China has gotten a little more creative in its efforts to flood America with drugs. Instead of sending supplies directly to the United States, Chinese drug traffickers now send them to Mexico. In recent times, Chinese drug dealers have forged strong alliances with some of the largest drug cartels in Mexico.
A recent report issued by the USCC documents the ways in which Chinese traffickers have “shifted from primarily manufacturing finished fentanyl to primarily exporting precursors to Mexican cartels, who manufacture illicit fentanyl and deliver the final product.” In addition, “Chinese brokers are laundering Mexican drug money through China’s financial system.” Moreover, the CCP absolutely refuses to cooperate with U.S. authorities “on criminal and money laundering investigations, conducting joint operations, and U.S. requests for inspections and law enforcement assistance.”
When one thinks of drugs coming from Mexico, that oh-so-porous border instantly springs to mind. If only there were a gigantic wall to keep bad actors out, some might shout. However, although drug cartels continue to exploit a catalog of weaknesses at the border to move the likes of fentanyl and meth into the United States, they are far more likely to use ports.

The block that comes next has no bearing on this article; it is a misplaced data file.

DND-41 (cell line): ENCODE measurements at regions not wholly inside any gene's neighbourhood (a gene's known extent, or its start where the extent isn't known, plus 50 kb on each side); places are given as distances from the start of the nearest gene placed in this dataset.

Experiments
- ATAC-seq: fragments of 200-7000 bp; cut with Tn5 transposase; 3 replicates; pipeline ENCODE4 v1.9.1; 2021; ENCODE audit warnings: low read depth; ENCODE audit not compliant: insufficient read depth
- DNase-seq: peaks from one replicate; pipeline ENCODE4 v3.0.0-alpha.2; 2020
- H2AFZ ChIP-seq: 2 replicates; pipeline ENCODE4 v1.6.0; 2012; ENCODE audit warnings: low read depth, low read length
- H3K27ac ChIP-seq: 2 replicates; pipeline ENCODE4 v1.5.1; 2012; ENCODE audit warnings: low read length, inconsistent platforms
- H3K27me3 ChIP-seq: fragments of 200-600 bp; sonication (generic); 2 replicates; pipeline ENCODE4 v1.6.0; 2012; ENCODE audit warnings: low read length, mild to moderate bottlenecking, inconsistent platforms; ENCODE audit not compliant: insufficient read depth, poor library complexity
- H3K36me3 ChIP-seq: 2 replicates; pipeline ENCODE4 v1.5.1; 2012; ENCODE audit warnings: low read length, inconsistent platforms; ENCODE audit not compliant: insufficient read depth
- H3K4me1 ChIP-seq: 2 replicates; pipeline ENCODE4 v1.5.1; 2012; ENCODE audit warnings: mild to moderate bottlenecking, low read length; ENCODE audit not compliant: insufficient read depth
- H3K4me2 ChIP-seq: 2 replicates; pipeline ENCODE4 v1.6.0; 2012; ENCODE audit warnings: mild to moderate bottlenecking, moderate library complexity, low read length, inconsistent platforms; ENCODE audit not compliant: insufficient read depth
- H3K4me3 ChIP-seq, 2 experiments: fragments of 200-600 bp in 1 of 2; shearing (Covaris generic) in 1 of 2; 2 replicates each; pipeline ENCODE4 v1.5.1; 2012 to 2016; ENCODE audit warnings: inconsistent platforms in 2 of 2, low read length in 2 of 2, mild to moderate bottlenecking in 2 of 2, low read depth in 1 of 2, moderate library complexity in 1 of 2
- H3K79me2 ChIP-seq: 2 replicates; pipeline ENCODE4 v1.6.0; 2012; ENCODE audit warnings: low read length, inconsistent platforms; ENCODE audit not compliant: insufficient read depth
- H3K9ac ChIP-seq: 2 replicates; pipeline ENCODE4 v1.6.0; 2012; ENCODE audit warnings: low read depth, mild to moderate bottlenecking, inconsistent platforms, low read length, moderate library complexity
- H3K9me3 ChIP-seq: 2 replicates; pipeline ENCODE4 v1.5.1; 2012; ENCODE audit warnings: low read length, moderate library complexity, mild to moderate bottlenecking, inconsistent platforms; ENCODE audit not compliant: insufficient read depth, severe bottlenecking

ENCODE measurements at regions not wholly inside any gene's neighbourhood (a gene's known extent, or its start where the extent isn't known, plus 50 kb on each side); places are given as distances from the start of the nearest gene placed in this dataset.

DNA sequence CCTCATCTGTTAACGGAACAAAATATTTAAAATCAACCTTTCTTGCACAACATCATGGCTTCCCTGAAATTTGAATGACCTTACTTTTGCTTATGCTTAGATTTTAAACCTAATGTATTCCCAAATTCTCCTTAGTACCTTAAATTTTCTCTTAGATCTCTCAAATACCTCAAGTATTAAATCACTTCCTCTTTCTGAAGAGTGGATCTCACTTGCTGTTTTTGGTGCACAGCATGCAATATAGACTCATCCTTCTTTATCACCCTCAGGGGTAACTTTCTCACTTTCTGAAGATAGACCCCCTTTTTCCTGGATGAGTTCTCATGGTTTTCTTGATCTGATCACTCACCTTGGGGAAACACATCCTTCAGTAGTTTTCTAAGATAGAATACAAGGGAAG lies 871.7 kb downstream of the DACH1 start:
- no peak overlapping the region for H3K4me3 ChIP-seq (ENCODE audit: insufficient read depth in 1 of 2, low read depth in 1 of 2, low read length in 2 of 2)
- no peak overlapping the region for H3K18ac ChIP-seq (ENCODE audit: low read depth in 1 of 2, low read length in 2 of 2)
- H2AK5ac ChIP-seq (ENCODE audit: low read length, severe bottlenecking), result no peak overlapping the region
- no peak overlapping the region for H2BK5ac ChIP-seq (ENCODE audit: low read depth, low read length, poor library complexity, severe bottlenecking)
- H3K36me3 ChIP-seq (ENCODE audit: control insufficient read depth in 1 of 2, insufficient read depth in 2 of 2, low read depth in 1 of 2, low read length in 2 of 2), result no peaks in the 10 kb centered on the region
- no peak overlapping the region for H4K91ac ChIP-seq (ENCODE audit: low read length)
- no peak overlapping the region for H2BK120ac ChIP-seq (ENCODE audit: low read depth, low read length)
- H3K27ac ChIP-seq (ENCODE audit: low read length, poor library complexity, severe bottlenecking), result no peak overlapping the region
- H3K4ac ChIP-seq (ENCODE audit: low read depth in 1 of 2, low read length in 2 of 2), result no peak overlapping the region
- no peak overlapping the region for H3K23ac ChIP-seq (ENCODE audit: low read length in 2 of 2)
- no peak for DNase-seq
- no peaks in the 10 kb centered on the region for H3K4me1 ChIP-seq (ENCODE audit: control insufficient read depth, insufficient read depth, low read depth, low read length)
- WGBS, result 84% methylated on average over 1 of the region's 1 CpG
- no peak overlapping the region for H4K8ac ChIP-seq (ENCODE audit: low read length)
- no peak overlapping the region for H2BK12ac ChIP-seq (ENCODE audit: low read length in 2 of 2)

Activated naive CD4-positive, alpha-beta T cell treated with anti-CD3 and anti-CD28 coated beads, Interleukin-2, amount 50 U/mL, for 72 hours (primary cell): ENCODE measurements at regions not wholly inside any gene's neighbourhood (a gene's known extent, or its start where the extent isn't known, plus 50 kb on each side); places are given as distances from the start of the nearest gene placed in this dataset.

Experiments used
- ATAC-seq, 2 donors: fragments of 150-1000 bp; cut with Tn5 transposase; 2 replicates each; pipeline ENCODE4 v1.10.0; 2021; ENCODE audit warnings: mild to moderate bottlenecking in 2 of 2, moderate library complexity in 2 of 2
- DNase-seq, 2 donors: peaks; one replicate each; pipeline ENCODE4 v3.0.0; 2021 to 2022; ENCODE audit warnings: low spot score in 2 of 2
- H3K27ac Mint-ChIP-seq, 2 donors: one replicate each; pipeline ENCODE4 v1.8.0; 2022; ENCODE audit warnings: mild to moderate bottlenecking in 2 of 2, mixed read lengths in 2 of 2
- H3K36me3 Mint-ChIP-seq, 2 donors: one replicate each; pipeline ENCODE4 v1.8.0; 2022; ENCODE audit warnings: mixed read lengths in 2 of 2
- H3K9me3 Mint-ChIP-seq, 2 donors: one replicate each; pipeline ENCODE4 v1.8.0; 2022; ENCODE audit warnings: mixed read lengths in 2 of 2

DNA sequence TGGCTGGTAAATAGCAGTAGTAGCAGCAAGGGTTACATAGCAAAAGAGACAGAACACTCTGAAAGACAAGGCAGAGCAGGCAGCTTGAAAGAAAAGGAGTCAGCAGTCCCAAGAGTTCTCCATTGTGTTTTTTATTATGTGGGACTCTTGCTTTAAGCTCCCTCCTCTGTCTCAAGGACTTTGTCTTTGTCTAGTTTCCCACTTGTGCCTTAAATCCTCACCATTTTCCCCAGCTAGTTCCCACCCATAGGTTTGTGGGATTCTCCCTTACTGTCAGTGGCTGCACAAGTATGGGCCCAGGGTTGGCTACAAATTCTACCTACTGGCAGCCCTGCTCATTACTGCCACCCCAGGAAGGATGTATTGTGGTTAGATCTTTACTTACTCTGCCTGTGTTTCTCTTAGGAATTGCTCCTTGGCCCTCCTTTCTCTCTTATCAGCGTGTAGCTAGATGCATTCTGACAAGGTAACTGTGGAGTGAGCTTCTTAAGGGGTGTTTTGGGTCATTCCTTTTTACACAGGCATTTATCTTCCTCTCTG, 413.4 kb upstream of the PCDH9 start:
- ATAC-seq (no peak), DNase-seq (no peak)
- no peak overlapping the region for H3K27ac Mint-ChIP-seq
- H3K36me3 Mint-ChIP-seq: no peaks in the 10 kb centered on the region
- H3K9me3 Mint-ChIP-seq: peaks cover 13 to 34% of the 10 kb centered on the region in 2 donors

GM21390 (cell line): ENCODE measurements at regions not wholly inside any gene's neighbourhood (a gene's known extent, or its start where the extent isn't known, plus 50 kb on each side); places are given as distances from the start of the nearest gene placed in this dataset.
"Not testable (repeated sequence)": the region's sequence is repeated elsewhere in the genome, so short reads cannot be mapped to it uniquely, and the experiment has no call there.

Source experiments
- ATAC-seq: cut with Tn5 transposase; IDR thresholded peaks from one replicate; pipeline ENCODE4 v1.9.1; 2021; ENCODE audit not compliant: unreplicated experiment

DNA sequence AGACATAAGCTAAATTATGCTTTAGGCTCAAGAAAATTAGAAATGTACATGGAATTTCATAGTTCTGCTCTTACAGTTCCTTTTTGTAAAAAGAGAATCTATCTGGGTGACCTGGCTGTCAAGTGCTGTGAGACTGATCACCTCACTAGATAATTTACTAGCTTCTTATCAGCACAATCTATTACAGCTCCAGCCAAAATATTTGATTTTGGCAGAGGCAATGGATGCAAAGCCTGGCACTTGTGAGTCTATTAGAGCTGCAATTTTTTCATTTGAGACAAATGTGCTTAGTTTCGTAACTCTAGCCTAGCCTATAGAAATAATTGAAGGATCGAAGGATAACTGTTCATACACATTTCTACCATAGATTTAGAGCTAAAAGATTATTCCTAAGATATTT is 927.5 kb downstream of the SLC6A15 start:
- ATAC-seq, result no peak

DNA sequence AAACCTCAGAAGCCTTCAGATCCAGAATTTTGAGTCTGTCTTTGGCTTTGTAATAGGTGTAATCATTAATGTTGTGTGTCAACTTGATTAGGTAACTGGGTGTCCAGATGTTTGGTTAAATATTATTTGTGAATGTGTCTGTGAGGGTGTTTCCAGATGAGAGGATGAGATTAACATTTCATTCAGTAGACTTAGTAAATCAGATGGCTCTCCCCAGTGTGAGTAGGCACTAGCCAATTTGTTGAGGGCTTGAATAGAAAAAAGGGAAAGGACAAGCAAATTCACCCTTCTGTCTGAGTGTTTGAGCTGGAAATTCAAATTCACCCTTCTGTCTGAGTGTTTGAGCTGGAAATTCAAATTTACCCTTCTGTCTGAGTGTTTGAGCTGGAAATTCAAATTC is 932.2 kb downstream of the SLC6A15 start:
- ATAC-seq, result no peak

In recent times, coincidentally (or not), Chinese private sector companies with close ties to the CCP have invested in a number of Mexican ports. In 2015, Chinese investors agreed to build a new port in Nayarit, a state inextricably linked with the drug trade. In 2020, U.S. agents arrested Salvador Cienfuegos Zepeda, Mexico’s former defense minister, accusing him of working with one of the country’s deadliest criminal enterprises, the Nayarit H-2 cartel. According to U.S. agents, Zepeda played a key role in helping the cartel traffic drugs into the United States.
In October 2021, the United States sanctioned four members of the Jalisco New Generation Cartel, accusing them of using the port of Manzanillo to ship drugs into the United States. Coincidentally or not, China Harbour Engineering Company, a subsidiary of the state-owned China Communications Construction Company, has invested a lot of money in this particular port.
In Veracruz, another state intimately linked with the drug trade, companies with close ties to Beijing have financed a number of projects, including Veracruz Port. For more than 10 years, this particular port has played a significant role in Mexico’s drug trade. Again, to think that those in Beijing aren’t fully aware of what’s occurring requires a complete and utter suspension of disbelief.
What can be done? Surely, the Biden administration can introduce stricter measures. Surely, for instance, any goods coming from Mexican ports should be forensically analyzed. The drug overdose problem isn’t going away. In fact, as the statistics show, it’s a problem that is getting exponentially worse each year. Biden must act now. The question, though, is will he?
Views expressed in this article are the opinions of the author and do not necessarily reflect the views of The Epoch Times.